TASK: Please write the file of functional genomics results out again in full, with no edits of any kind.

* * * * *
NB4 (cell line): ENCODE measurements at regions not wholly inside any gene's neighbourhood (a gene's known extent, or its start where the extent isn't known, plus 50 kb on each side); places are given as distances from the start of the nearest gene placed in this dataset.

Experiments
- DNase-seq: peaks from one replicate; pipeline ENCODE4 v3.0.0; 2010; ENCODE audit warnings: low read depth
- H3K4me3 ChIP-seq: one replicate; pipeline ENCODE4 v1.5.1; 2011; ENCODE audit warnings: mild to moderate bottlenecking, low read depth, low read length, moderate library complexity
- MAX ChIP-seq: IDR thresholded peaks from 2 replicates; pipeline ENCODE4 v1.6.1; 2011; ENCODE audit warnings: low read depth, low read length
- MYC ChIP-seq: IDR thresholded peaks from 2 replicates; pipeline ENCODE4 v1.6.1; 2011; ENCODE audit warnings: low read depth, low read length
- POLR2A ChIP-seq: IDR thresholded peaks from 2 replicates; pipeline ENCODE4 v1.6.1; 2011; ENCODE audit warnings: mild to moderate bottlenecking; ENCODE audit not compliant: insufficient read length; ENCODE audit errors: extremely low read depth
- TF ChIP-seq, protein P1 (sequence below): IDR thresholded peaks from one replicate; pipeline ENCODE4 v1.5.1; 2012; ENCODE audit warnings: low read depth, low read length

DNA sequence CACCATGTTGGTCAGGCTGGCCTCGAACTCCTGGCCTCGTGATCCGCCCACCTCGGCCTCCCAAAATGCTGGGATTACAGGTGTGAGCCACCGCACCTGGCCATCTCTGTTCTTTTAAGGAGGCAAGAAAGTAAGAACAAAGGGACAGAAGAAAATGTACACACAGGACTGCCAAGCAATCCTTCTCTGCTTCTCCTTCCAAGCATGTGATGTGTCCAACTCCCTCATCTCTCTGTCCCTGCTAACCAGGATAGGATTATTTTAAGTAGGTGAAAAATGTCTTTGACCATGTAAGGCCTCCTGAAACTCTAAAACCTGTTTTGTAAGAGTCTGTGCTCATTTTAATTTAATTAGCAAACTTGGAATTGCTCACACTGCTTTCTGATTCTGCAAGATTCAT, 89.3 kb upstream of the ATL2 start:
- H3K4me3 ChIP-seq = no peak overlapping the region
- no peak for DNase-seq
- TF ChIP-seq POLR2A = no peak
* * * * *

NB4 (cell line): ENCODE measurements at regions not wholly inside any gene's neighbourhood (a gene's known extent, or its start where the extent isn't known, plus 50 kb on each side); places are given as distances from the start of the nearest gene placed in this dataset.

Experiments
- DNase-seq: peaks from one replicate; pipeline ENCODE4 v3.0.0; 2010; ENCODE audit warnings: low read depth
- H3K4me3 ChIP-seq: one replicate; pipeline ENCODE4 v1.5.1; 2011; ENCODE audit warnings: mild to moderate bottlenecking, low read depth, low read length, moderate library complexity
- MAX ChIP-seq: IDR thresholded peaks from 2 replicates; pipeline ENCODE4 v1.6.1; 2011; ENCODE audit warnings: low read depth, low read length
- MYC ChIP-seq: IDR thresholded peaks from 2 replicates; pipeline ENCODE4 v1.6.1; 2011; ENCODE audit warnings: low read depth, low read length
- POLR2A ChIP-seq: IDR thresholded peaks from 2 replicates; pipeline ENCODE4 v1.6.1; 2011; ENCODE audit warnings: mild to moderate bottlenecking; ENCODE audit not compliant: insufficient read length; ENCODE audit errors: extremely low read depth
- TF ChIP-seq, protein P1 (sequence below): IDR thresholded peaks from one replicate; pipeline ENCODE4 v1.5.1; 2012; ENCODE audit warnings: low read depth, low read length

DNA sequence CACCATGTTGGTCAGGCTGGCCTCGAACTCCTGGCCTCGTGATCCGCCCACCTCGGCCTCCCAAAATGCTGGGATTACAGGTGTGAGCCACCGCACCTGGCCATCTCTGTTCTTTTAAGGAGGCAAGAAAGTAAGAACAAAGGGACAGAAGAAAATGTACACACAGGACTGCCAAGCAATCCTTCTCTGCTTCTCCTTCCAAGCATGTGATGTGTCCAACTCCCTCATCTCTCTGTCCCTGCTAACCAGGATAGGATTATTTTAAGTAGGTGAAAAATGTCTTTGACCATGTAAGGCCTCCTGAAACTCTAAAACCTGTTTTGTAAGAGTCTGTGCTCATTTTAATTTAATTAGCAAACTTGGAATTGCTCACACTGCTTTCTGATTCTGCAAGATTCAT, 89.3 kb upstream of the ATL2 start:
- H3K4me3 ChIP-seq = no peak overlapping the region
- no peak for DNase-seq
- TF ChIP-seq POLR2A = no peak